Research Article Open Access

The Yellow Mealworm as a Novel Source of Protein

A. E. Ghaly1 and F. N. Alkoaik2
  • 1 Department of Biological Engineering, Dalhousie University, Halifax, Nova Scotia, Canada
  • 2 Department of Agricultural engineering, College of Food and Agricultural Sciences, King Saud University, Riyadh, Saudi Arabia


Problem statement: Yellow mealworms of different sizes (4.8-182.7 mg) were grown in a medium of wheat flour and brewer’s yeast (95:5 by weight) to evaluate their potential as a protein source. Approach: There was an initial adjustment period (3-9 days) observed during which the younger larvae (4.8-61.1 mg) grew slowly while the older ones (80.3-182.7 mg) lost weight. After this initial period, the younger larvae (4.8-122.1 mg) increased in weight while the older ones (139.6-182.7 mg) continued to lose weight as they entered the pupal stage. For efficient production of larvae, they should be harvested at a weight of 100-110 mg. The moisture issue in the medium presents an important management problem for commercial production. Results: A system in which eggs are separate from adults and hatched in separate chambers would alleviate the danger of losing the larval population due to microbial infection. The moisture, ash, protein and fat contents were 58.1-61.5, 1.8-2.2, 24.3-27.6 and 12.0-12.5%, respectively. Yellow mealworms seem to be a promising source of protein for human consumption with the required fat and essential amino acids. Further research into raising them on a variety of low quality substances/wastes such as saw dust, waste paper, corn starch and potato flour is recommended. Conclusion/Recommendations: The future research should also investigate the nutrition content of the medium (minerals, protein, fat, carbohydrates and vitamins) and the effect of environmental parameters (temperature, humidity, production of CO2 and heat) on protein yield and quality. This information will aid in the design of an economically viable large scale production system.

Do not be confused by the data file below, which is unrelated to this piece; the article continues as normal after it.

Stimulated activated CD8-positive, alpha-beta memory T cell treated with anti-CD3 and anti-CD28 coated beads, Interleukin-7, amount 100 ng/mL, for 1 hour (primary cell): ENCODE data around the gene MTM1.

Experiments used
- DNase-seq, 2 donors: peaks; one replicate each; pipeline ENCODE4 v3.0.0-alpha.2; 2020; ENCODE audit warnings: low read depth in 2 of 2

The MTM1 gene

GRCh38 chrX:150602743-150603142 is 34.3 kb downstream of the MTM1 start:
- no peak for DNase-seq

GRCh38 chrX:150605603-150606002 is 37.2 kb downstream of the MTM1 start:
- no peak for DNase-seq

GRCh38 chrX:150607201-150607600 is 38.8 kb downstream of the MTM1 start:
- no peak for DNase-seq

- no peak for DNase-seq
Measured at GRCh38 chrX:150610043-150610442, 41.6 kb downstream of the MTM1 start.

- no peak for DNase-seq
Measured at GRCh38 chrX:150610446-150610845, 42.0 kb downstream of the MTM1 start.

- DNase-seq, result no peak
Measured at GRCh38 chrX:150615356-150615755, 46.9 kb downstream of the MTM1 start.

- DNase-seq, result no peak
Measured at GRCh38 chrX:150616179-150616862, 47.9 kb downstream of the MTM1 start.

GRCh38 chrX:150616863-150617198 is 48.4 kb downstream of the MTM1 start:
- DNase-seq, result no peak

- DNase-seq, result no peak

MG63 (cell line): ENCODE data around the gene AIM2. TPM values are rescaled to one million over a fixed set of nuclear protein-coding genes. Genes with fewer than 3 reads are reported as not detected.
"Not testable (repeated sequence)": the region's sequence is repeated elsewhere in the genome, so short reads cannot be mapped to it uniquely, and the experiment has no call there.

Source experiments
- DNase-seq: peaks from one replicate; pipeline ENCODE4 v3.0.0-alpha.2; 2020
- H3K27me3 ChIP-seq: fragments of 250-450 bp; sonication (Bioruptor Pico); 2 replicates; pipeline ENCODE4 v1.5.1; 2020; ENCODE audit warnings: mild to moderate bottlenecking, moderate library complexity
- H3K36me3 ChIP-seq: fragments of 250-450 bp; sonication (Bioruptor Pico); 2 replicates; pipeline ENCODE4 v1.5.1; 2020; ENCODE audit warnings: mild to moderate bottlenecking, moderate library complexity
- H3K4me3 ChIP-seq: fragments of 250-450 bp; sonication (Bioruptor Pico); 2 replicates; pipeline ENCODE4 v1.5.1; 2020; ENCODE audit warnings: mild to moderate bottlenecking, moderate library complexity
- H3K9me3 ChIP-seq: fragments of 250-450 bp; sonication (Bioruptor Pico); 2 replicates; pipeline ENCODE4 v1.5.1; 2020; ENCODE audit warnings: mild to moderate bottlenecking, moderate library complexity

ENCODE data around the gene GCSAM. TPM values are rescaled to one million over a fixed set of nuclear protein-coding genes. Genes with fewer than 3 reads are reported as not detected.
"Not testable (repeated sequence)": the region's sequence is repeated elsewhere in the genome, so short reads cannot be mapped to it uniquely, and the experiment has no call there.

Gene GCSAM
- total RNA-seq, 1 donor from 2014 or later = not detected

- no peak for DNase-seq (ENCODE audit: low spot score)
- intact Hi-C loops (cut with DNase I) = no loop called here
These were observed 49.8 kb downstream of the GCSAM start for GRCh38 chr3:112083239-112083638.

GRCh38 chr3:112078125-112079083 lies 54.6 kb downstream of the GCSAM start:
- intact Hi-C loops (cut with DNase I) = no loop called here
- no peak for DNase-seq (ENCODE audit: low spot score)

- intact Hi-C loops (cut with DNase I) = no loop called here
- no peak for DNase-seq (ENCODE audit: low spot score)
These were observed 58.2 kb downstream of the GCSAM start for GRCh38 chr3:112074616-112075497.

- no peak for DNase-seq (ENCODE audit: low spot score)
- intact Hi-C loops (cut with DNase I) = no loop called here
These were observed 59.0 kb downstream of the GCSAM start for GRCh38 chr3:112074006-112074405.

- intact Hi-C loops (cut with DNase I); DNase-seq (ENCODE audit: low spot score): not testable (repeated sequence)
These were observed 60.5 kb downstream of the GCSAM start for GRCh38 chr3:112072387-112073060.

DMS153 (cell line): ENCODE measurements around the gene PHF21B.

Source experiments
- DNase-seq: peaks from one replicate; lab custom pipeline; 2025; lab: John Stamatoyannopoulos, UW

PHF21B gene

American Journal of Agricultural and Biological Sciences
Volume 4 No. 4, 2009, 319-331


Published On: 31 December 2009

How to Cite: Ghaly, A. E. & Alkoaik, F. N. (2009). The Yellow Mealworm as a Novel Source of Protein. American Journal of Agricultural and Biological Sciences, 4(4), 319-331.

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  • Entomophagy
  • insects
  • yellow mealworm
  • wheat flour
  • yeast
  • growth rate
  • protein
  • amino acids
  • fat
  • essential elements
  • human food
  • fat
  • protein